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    • I went shopping today to Costco and Whole Foods. After many weeks of no toilet paper, they had stacks of it in two varieties on a Friday at noon! I didn't need any toilet paper, but it was amusing to see such a rare item fully stocked.

      After shopping at Costco, I needed a few more items that only Whole Foods carries. Cilantro, green cabbage and green onions are probably too small for Costco to bother selling. While roaming the aisles at Whole Foods, I stumbled upon a toilet paper section. This is the single last roll of toilet paper tucked away on the opposite shelf.

    • Toilet paper in two different varieties and paper towels at Costco on the same day. I think my Costco membership is worth it!

    • It's interesting to see the difference.

      The Whole Foods in my town is a pretty small footprint store. No paper goods in stock today. Whole Foods is my go-to store for fresh fruits and vegetables so I need to go there once a week. Even that is hard since my non-coronavirus habit had me stopping there any time I needed fresh produce. I didn't buy as much then as I do now (to help space out my visits).

      I went to Stop & Shop yesterday and they did have toilet paper. It was only one brand but that's the first time I've seen toilet paper there in weeks. Of course I've been trying to go there only once every two weeks so I suppose there could have been stock in between my visits.

    • I noticed this as well!

      Whole Foods and Publix are still out of most paper products and other basic staples such as rice and flour.

      Trader Joe's seemed to be stocked normally.

      Our COSTCO also seems to be back to normal supply levels as well. However, seafood is still not available.

      No doubt, different supply chains.

      I wonder if WF stores are having inventory issues because Amazon is pulling product out of the warehouse for immediate home delivery?

      When the pandemic first started creeping into the USA, I thought our "just in time" inventory supply chain would falter fairly quickly. Other than TP and a few other products, the supply network has held up fairly well all things considered. And distributors can't account for hoarders, they'd go broke holding excessive inventory.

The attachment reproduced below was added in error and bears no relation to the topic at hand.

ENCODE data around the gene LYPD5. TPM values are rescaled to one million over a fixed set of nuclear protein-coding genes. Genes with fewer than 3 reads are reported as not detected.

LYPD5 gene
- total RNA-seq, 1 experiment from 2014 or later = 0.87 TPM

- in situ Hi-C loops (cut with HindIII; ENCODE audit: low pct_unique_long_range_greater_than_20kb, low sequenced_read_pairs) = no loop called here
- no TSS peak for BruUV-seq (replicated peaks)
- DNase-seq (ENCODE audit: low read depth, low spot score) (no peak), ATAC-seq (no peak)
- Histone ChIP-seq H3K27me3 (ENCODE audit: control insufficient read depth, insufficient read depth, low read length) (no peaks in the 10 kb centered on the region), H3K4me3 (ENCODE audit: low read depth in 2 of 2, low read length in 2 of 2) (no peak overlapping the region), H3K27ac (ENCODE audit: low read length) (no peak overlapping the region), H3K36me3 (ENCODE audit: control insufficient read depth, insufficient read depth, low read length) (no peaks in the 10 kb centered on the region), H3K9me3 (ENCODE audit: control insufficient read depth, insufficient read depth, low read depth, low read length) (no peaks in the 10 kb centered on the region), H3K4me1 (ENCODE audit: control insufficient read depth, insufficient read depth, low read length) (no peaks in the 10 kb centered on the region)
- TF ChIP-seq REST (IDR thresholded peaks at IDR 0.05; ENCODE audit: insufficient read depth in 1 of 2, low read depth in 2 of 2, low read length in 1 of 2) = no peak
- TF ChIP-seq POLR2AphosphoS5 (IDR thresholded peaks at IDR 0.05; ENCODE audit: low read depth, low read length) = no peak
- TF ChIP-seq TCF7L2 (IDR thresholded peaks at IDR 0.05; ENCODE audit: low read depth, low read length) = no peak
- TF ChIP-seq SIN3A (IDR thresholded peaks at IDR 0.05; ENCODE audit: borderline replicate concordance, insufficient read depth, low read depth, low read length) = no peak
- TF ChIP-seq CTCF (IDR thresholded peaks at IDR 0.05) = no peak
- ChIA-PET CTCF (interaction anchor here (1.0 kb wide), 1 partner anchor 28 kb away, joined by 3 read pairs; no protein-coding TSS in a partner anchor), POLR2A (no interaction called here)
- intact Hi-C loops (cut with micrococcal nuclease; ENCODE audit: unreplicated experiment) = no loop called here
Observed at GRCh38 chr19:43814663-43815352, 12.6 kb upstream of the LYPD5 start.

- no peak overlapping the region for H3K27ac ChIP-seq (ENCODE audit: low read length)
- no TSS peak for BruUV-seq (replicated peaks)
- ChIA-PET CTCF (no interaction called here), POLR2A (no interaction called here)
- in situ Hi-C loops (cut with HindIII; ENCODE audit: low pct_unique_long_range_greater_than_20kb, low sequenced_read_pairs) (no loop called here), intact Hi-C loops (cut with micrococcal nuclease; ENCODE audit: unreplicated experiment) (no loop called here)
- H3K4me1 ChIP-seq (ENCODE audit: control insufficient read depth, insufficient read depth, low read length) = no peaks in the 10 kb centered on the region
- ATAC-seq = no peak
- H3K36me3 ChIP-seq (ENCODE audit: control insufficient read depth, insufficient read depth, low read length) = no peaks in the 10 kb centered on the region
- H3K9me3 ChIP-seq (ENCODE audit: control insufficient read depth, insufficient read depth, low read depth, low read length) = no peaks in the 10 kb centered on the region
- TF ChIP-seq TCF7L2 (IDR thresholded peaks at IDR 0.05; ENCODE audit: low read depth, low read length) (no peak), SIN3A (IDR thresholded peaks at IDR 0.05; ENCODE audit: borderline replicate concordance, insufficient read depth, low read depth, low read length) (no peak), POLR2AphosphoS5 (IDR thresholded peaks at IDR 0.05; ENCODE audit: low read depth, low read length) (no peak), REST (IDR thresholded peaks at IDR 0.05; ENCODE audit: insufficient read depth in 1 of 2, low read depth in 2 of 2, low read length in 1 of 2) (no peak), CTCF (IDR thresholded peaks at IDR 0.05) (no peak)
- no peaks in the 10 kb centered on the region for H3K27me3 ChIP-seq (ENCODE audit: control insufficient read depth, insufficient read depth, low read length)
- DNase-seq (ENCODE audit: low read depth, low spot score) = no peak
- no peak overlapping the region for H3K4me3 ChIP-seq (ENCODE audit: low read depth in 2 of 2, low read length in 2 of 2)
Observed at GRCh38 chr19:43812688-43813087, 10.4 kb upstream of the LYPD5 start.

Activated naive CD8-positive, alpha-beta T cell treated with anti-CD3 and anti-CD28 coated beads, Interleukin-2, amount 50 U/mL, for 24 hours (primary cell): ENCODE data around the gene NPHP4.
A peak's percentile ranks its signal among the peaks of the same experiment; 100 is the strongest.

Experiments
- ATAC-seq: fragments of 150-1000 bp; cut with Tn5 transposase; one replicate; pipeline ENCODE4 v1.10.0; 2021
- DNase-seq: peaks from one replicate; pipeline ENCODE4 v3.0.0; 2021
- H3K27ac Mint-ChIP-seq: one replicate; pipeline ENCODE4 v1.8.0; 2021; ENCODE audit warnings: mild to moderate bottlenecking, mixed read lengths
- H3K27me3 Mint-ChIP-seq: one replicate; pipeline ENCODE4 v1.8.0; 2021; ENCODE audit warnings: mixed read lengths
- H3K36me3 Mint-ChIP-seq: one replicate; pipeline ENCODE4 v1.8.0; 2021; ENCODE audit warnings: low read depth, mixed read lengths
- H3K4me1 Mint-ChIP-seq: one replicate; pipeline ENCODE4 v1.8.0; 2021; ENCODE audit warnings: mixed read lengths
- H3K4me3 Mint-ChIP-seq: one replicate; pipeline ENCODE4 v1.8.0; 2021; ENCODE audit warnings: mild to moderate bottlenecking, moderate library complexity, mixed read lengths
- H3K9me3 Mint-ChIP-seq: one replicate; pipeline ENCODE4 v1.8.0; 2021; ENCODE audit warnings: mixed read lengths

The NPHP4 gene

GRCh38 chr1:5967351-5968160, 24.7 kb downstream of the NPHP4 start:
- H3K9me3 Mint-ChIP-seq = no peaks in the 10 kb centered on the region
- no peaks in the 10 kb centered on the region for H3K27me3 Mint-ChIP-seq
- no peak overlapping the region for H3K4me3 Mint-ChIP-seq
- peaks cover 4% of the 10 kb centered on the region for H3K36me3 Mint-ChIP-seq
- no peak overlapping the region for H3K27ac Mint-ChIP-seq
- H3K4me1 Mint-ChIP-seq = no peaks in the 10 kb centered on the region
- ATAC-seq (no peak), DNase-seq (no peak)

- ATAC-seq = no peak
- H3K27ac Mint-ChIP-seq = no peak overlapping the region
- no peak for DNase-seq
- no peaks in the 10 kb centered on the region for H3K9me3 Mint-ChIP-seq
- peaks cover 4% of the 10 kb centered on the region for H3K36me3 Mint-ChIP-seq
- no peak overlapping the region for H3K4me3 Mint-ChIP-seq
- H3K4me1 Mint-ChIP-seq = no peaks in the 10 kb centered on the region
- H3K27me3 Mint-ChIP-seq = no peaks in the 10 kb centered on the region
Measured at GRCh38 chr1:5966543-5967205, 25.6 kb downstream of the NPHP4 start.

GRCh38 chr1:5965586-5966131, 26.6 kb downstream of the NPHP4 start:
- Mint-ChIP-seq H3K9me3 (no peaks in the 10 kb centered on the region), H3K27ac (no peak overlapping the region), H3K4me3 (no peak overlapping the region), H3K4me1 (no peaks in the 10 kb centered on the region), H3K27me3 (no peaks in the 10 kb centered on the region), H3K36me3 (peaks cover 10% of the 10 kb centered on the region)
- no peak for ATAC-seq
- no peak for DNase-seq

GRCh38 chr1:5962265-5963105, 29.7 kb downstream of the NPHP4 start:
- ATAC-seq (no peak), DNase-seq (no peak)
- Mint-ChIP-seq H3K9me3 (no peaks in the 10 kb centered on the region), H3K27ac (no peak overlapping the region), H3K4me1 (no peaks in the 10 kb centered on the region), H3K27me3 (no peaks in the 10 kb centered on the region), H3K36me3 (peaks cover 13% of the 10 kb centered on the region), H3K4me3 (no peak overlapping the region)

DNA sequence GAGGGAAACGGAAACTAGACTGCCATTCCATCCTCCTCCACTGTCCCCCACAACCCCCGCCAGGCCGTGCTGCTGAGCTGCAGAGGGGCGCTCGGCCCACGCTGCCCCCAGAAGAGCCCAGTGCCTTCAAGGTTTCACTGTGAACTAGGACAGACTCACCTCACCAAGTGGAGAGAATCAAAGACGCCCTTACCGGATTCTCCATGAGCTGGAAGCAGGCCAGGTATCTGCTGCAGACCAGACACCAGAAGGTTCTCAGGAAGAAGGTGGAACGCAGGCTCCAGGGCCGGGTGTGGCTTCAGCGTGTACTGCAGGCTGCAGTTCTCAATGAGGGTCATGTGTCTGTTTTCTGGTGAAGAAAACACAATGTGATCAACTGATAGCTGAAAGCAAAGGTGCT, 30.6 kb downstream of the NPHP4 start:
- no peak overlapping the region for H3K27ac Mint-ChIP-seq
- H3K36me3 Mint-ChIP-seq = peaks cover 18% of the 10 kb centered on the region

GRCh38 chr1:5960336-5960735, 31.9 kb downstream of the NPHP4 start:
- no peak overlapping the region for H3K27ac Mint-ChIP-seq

• Just read this morning...

      CEO of Tyson Foods predicts shortages for poultry, beef and pork in the near future due to interruptions in supply from farmers/ranchers and processing plants closures. Processing plants have been forced to close due to employee COVID-19 illnesses.

    • Bill, we know of local hog farmers who have given away their hogs to neighbors because of the processing plant closures. The neighbors then bring the hogs to a local butcher for meat.

      I’m wondering if @Chris will start to see an increase in meat for sale at his farmers market: are we in danger of creating our own “wet markets?”

    • I think (not sure), the FDA regulates how raw meat is sold. As such, it may be against regs to sell at a Farmer's Market unless certain conditions are met.

      We have a farm to table farmer who butchers his cows and can only sell product at the farm. He can not transport to and sell raw meat at the local farmer's market.

      We go in with several other families and purchase a butchered Holy City Hog once a quarter. Pigs are heritage breeds. Charleston SC is know as the Holy City due to a church on nearly every block "South of Broad" (Street). BBQ from a Holy City Hog is somewhat of a religious experience.

    • Interesting, that may be the case for the large industry delivering to the big stores. I stopped buying meat from supermarket few years ago when I discovered a locally owned butcher shop. The meat they sell is orders of magnitude better / tastier, for around same prices. Their prime meat cuts are always delicious, and also used to offer (before this pandemic) occasionally delicacies not to be found elsewhere around here, such as Snake River prime Wagyu. The bacon is to die for, I throw away supermarket purchased one. These days they constantly have a line outside social distancing, and even though not cheap, I spend plenty of my money there with pleasure. I also see plenty NC cows grazing happily during my rides, so am not fearing shortage just yet!

    • Agreed. We don't eat much meat to begin with so we always opt for heritage breed cuts of beef and pork. What meat we do eat is never the main dish, just an accompaniment to a salad or stew.

      I don't think the pasture (farm) side of the supply chain will be the problem for beef/pork/chicken. It's going to be closed processing plants that will cause the shortages at the big box grocery stores.

      NC chicken and turkey farmers have been destroying stock since it can't be processed. Smithfield has closed many of their plants.

      Fortunately, we have enough fish, shrimp and oysters out the back door to last for quite a while.

      And 6 family farms selling veggies within 5 miles.

    • trying proper bbq when lockdown is over is on my bucket list.

      Watching diners, drive ins and dives, some of the bbq places look amazing !

    • It's truly a tradition around South USA, as well as other midWestern states. I have learned about it only after migrating down from the Yankee land. hehehee..

      Some of the true locals might share even better information and stories on it.

    • Redneck BBQ brisket looks really good!

      Living in NC for 32 years, I never acquired the taste for NC vinegar based BBQ.

      I'm more into mustard based (SC) or North FLA/south ALA style BBQ pits.

      And I really enjoy Texas BBQ when passing through. But often tempted to hit In-N-Out for a Double Double when passing through Dallas since that's the closest location to SC! The only fast food burger I will eat PERIOD.